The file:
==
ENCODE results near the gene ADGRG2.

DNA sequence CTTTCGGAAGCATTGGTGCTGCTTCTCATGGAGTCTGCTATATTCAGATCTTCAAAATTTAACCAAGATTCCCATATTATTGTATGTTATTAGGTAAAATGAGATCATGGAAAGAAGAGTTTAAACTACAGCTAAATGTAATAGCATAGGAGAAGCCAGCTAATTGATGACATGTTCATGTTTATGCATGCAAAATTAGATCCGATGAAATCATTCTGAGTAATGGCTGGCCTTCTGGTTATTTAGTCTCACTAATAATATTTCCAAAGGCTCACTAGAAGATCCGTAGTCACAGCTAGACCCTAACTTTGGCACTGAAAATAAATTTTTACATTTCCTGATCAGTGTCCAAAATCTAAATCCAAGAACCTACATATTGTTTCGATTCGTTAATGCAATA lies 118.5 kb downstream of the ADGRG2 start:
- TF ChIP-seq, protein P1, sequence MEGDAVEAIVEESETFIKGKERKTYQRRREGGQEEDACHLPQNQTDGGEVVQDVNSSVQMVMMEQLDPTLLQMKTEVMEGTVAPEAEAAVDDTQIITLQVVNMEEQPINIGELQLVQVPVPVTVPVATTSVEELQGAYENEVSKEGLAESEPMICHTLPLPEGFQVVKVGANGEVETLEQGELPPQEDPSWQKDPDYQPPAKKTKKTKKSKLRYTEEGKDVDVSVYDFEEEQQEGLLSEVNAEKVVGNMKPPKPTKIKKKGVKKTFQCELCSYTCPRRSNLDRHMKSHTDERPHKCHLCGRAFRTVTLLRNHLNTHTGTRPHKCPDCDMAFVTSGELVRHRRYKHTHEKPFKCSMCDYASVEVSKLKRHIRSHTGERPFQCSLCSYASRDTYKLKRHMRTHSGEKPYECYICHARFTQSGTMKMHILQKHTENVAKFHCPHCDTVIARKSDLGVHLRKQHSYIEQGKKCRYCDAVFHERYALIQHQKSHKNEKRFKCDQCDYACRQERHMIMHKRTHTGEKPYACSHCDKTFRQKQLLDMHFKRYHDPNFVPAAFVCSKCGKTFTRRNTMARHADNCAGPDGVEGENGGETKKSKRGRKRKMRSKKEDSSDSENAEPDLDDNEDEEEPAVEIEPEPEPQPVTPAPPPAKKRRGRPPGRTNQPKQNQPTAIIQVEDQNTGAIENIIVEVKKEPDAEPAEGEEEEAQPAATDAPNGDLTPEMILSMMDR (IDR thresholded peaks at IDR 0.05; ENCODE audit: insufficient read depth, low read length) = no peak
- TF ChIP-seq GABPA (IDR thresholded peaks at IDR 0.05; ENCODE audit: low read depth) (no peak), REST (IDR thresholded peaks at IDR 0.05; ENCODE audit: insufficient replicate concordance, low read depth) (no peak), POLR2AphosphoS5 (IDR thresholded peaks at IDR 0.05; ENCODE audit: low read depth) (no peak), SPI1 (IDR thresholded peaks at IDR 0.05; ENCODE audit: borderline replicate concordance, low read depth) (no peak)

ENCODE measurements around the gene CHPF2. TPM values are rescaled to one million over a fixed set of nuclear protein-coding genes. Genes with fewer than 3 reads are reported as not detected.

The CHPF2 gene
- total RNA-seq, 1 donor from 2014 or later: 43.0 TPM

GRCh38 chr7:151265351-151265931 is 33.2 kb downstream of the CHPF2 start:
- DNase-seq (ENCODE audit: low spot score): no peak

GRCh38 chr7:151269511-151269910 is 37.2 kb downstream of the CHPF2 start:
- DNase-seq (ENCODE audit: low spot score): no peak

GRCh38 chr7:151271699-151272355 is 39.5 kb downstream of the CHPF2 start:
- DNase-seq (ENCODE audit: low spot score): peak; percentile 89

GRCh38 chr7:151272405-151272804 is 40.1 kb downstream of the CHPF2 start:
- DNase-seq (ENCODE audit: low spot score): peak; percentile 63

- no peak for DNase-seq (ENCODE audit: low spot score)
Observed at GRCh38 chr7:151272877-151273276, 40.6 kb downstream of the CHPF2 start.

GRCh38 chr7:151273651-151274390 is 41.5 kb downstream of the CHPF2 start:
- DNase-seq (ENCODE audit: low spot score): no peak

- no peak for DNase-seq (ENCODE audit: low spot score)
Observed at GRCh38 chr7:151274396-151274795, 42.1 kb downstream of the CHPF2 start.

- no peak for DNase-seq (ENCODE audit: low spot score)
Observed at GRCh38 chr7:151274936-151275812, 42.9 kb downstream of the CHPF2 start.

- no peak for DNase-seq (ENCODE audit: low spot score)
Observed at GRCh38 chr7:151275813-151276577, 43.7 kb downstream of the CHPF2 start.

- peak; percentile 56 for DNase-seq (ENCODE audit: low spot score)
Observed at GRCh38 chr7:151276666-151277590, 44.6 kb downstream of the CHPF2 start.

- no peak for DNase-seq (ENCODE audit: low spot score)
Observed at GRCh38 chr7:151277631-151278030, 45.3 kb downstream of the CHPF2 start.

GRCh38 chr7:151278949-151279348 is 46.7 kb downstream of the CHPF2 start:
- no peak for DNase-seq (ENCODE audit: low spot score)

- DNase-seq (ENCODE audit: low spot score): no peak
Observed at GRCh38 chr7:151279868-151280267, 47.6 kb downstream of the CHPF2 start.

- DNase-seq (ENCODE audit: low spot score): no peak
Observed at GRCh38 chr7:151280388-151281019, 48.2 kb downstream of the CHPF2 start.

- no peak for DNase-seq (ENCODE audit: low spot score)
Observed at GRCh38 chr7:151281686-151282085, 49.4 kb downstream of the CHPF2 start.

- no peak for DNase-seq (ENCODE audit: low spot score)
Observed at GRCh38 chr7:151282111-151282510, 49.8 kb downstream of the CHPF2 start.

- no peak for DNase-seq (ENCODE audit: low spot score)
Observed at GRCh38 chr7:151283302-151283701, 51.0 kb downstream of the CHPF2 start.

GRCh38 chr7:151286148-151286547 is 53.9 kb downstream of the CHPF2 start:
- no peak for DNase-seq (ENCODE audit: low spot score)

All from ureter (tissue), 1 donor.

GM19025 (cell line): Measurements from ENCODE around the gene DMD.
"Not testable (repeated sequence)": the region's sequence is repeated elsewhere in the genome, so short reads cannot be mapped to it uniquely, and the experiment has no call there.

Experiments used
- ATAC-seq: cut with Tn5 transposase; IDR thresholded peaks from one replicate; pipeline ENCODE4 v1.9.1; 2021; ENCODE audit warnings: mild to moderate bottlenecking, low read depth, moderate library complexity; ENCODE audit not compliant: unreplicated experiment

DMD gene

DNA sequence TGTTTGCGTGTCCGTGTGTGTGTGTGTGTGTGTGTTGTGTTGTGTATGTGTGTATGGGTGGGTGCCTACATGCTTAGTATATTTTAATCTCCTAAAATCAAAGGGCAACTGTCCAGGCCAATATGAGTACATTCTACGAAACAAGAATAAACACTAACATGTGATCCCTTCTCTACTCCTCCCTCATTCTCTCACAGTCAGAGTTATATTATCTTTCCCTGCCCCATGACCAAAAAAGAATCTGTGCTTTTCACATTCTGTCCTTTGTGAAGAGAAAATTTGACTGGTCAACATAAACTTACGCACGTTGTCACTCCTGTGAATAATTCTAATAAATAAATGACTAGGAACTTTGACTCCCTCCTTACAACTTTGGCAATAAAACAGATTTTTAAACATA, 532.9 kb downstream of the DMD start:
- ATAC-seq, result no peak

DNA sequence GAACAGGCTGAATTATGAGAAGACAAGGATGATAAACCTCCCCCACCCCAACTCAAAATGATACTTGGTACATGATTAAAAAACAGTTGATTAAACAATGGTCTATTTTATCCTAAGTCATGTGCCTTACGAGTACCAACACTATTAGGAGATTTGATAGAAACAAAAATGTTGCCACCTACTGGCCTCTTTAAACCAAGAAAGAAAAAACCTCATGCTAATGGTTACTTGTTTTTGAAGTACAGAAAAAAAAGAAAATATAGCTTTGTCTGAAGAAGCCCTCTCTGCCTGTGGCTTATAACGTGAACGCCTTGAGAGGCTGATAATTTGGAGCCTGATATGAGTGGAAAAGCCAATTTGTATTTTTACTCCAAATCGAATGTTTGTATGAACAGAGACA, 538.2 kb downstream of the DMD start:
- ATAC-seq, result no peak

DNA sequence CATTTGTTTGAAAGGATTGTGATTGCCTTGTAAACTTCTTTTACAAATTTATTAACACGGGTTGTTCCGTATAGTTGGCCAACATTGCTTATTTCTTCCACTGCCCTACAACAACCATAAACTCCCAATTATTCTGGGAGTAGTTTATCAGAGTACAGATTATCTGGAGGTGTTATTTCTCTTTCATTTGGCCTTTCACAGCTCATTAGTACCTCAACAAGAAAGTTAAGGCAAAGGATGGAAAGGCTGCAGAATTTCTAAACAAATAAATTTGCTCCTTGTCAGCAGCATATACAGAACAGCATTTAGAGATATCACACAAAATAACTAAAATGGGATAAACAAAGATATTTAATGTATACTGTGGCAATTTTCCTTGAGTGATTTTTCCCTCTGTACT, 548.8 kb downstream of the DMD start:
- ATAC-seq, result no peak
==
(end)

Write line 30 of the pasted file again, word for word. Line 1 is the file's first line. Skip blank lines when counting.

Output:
GRCh38 chr7:151278949-151279348 is 46.7 kb downstream of the CHPF2 start: